This amazing collection of artwork by 44 painters, young and old, came out of the challenging months of struggles with separation, survival, and the fear of an insidious enemy. These journeys will be especially remembered as triumphs for those who have emerged from the pandemic, some even stronger. But they are also a tribute to the early demise of so many of our loved ones, and the pain and void they have left behind.
Watercolor itself is a poetic media. It is capable of creating an unexpectedly sensitive dialogue with the viewer – one where you are alluringly invited to take on the artists’ journey, and eventually re-kindling your own treasure trove of nostalgic memories.
Indeed, it is a difficult medium to master – many artists are intimidated by its unforgiving nature. It does not allow the artist to re-work and correct, so the paintings you see may well be a piece that is the result of multiple failed starts.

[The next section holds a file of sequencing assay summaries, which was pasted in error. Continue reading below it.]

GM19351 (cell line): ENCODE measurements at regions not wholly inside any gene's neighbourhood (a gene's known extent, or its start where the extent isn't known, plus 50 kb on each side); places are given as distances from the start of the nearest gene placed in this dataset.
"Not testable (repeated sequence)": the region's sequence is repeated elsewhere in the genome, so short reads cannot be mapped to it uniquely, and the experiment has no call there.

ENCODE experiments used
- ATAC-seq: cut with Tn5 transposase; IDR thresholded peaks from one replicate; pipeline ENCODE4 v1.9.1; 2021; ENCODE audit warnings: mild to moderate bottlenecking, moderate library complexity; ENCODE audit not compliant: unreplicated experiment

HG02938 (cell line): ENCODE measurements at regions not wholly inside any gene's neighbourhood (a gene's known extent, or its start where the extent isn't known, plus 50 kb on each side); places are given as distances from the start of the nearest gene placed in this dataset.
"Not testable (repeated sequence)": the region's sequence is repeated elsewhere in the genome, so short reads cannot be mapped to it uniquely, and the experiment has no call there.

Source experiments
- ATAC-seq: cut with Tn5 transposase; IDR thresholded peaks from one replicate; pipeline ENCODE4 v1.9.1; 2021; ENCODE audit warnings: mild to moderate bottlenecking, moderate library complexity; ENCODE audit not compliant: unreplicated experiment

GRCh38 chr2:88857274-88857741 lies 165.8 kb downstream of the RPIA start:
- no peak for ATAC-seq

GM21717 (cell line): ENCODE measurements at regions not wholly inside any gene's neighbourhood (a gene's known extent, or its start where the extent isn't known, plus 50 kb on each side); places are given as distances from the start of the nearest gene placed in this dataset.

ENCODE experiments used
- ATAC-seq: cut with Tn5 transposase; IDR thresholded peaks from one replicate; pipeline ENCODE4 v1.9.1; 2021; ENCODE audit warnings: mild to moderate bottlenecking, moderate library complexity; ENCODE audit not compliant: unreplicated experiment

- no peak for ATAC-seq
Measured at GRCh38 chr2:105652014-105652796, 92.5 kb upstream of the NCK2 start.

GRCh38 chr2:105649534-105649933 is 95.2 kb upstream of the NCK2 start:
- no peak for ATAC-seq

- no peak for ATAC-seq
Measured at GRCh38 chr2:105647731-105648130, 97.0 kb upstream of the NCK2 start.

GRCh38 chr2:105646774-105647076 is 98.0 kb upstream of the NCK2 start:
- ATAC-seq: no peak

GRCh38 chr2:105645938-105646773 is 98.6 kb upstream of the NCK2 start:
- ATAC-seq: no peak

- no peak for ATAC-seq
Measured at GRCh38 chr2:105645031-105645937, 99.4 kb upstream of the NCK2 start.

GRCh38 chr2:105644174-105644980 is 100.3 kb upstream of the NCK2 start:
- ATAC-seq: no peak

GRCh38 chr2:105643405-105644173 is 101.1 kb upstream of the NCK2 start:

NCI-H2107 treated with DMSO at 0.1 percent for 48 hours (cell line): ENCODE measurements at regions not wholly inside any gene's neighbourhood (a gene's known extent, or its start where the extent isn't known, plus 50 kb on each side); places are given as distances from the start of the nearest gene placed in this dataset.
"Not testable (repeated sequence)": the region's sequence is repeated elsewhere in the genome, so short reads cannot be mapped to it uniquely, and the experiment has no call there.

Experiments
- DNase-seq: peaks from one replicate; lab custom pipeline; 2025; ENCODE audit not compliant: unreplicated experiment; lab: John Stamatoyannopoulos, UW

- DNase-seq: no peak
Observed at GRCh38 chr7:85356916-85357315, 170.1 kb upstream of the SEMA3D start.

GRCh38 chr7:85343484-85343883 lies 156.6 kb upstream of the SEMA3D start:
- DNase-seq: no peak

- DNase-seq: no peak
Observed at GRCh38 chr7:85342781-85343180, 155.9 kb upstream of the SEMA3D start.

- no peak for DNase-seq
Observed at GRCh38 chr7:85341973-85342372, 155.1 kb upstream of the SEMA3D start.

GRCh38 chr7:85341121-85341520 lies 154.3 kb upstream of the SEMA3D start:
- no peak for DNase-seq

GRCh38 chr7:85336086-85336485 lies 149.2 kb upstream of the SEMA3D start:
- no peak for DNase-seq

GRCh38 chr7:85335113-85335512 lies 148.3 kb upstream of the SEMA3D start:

This medium has been mainly associated with England for several hundred years. But, its origin lies further back in the history of European painting, or perhaps as far back as paleolithic Europe. Pigments, extracted from natural sources such as earth, stones, or vegetable fibers ground to powder and bound with glue from or egg, were in use in the Middle Ages. But the continuous record of the history of watercolor paintings started during Renaissance. After many centuries, technology has now taken watercolor to another level. We have better papers, primers, synthetic gum, and the colors are more vivid and have better light-fastness. In the past watercolor paintings used to be dull. Now the works are sharper and more vivid than ever before.
Both Romanticism and Realism prevail in this collection. But we also see abstracts - an even more challenging proposition than on oil or acrylic.
Samarjit Roy Chowdhury
Hasura Akter Rumky
Mong Mong Sho
Nazmul Haque Bappy
Sharmin Akhter Lina
Tamanna Tasneem Supti
Warior Rahman Sami
Exhibition: 15 November - 30 December